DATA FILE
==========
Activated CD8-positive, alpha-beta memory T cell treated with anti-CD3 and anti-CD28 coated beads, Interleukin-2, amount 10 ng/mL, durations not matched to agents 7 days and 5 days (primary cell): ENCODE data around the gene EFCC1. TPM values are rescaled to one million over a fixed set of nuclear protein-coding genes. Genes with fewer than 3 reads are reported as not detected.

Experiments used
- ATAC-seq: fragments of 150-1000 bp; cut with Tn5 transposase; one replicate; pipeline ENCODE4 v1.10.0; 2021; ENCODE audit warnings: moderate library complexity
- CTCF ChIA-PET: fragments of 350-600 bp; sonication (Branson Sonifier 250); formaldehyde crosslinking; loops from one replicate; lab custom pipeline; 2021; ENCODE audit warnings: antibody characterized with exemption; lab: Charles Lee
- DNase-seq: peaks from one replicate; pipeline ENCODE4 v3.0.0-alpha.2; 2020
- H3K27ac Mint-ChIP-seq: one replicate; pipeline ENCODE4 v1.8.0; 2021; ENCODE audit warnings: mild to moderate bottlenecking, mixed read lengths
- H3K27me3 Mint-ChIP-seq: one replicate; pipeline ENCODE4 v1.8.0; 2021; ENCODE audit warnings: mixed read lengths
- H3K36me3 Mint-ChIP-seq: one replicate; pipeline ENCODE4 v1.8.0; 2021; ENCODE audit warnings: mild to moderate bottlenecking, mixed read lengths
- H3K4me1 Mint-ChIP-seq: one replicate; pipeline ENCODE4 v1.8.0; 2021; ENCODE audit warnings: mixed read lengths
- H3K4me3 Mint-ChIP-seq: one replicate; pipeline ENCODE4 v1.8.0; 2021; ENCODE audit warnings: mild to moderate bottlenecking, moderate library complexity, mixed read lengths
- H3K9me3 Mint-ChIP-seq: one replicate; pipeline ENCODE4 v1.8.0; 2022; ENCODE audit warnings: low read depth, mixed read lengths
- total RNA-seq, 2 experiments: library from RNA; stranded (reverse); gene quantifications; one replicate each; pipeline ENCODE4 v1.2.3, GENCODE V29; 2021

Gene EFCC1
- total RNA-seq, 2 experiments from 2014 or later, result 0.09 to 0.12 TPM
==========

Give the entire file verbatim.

Activated CD8-positive, alpha-beta memory T cell treated with anti-CD3 and anti-CD28 coated beads, Interleukin-2, amount 10 ng/mL, durations not matched to agents 7 days and 5 days (primary cell): ENCODE data around the gene EFCC1. TPM values are rescaled to one million over a fixed set of nuclear protein-coding genes. Genes with fewer than 3 reads are reported as not detected.

Experiments used
- ATAC-seq: fragments of 150-1000 bp; cut with Tn5 transposase; one replicate; pipeline ENCODE4 v1.10.0; 2021; ENCODE audit warnings: moderate library complexity
- CTCF ChIA-PET: fragments of 350-600 bp; sonication (Branson Sonifier 250); formaldehyde crosslinking; loops from one replicate; lab custom pipeline; 2021; ENCODE audit warnings: antibody characterized with exemption; lab: Charles Lee
- DNase-seq: peaks from one replicate; pipeline ENCODE4 v3.0.0-alpha.2; 2020
- H3K27ac Mint-ChIP-seq: one replicate; pipeline ENCODE4 v1.8.0; 2021; ENCODE audit warnings: mild to moderate bottlenecking, mixed read lengths
- H3K27me3 Mint-ChIP-seq: one replicate; pipeline ENCODE4 v1.8.0; 2021; ENCODE audit warnings: mixed read lengths
- H3K36me3 Mint-ChIP-seq: one replicate; pipeline ENCODE4 v1.8.0; 2021; ENCODE audit warnings: mild to moderate bottlenecking, mixed read lengths
- H3K4me1 Mint-ChIP-seq: one replicate; pipeline ENCODE4 v1.8.0; 2021; ENCODE audit warnings: mixed read lengths
- H3K4me3 Mint-ChIP-seq: one replicate; pipeline ENCODE4 v1.8.0; 2021; ENCODE audit warnings: mild to moderate bottlenecking, moderate library complexity, mixed read lengths
- H3K9me3 Mint-ChIP-seq: one replicate; pipeline ENCODE4 v1.8.0; 2022; ENCODE audit warnings: low read depth, mixed read lengths
- total RNA-seq, 2 experiments: library from RNA; stranded (reverse); gene quantifications; one replicate each; pipeline ENCODE4 v1.2.3, GENCODE V29; 2021

Gene EFCC1
- total RNA-seq, 2 experiments from 2014 or later, result 0.09 to 0.12 TPM